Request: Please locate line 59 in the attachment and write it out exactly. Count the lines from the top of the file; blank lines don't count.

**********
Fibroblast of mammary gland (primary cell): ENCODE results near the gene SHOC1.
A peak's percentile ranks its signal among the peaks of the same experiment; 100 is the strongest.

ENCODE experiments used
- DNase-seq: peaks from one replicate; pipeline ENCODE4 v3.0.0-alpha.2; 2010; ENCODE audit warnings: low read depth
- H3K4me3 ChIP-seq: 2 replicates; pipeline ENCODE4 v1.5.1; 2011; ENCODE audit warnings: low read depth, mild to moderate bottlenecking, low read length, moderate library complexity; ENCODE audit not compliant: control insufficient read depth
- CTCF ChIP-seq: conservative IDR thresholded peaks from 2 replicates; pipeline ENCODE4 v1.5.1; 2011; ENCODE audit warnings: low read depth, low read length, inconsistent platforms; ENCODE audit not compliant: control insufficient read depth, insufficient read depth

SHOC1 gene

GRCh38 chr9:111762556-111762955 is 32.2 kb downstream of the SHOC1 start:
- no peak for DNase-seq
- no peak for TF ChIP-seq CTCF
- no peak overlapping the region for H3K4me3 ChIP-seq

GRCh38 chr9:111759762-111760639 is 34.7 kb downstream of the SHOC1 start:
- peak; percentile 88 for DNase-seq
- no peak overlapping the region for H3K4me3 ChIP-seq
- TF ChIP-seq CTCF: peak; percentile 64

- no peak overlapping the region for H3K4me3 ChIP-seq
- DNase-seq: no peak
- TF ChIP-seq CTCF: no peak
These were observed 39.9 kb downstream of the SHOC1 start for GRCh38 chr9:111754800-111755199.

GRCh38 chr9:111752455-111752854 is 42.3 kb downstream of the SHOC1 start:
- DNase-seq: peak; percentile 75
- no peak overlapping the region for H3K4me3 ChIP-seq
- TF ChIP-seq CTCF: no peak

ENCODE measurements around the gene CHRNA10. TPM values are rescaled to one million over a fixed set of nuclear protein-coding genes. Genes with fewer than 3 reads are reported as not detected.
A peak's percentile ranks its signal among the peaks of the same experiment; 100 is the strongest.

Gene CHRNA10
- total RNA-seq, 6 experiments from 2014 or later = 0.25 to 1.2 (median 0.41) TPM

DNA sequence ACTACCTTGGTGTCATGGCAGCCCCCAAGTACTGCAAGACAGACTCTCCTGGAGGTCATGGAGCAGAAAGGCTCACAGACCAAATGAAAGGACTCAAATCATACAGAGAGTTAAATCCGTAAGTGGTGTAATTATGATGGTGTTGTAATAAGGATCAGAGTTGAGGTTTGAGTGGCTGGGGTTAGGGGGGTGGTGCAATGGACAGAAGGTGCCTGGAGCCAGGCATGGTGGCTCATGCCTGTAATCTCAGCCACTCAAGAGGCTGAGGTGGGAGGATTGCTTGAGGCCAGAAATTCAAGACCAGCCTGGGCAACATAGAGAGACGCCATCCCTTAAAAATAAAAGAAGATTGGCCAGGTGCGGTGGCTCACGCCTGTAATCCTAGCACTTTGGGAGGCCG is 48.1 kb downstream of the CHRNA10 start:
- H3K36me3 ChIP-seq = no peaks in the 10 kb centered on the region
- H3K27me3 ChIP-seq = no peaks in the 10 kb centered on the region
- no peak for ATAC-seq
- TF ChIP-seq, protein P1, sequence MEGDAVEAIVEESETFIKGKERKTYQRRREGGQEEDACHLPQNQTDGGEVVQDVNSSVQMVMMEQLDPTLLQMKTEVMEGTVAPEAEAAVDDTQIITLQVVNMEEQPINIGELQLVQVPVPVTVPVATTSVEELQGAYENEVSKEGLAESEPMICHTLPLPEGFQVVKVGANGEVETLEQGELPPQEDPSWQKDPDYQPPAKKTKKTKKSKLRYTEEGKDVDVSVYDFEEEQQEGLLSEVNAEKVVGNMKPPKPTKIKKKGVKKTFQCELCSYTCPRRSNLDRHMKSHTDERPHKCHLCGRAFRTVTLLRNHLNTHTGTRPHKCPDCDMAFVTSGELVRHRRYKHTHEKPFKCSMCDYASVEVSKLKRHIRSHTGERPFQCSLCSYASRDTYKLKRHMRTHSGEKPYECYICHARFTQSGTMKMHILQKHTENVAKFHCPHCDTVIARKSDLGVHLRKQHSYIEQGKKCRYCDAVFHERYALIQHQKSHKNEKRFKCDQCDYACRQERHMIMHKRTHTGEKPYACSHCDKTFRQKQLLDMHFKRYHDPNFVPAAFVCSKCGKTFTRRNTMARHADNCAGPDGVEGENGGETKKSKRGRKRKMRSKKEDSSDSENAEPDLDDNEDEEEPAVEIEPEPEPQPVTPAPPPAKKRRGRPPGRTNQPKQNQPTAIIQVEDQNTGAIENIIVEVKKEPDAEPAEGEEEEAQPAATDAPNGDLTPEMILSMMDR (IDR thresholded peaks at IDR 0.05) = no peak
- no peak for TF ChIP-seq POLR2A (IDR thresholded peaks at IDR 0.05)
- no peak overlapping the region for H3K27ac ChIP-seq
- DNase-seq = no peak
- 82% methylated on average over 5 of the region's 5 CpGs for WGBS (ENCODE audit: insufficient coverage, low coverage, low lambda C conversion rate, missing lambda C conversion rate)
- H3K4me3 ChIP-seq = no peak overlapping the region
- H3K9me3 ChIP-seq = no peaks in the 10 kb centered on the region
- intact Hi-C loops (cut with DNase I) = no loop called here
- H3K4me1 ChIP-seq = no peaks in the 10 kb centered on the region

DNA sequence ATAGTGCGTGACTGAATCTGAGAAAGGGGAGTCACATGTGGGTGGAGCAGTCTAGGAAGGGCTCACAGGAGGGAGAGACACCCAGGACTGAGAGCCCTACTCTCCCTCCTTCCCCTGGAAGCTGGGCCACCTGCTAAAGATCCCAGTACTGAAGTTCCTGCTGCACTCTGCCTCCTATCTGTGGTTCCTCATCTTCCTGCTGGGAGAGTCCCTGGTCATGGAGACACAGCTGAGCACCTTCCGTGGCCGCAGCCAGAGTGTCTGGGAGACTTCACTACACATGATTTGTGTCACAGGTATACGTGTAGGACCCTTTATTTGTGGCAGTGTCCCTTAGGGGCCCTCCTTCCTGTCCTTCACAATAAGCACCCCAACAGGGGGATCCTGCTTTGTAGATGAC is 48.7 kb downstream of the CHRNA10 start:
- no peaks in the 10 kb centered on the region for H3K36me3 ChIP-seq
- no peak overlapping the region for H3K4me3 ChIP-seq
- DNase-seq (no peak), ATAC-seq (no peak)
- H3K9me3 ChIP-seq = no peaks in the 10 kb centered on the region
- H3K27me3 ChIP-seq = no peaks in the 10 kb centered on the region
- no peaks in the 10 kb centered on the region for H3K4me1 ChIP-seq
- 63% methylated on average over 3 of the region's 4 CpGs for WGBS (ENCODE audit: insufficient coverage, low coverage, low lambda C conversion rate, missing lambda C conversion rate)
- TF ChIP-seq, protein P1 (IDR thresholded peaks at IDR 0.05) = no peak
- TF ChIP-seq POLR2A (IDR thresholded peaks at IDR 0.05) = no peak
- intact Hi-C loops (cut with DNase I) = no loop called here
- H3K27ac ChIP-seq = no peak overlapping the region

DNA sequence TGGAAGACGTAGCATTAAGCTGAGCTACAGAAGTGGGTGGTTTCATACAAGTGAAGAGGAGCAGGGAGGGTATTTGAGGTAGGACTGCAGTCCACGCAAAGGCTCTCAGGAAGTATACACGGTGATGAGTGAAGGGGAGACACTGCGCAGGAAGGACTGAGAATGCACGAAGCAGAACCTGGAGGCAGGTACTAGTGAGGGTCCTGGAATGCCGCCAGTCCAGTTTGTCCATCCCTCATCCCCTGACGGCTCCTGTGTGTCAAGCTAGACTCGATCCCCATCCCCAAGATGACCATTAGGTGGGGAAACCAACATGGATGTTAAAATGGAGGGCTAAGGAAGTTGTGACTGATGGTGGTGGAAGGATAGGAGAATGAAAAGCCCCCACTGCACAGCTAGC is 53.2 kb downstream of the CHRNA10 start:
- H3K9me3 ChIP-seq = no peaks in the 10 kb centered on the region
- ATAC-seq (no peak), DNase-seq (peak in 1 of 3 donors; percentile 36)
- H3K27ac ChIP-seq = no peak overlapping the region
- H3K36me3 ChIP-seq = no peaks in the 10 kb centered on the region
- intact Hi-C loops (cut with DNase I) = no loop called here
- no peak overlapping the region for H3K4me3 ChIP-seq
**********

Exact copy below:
- no peak overlapping the region for H3K4me3 ChIP-seq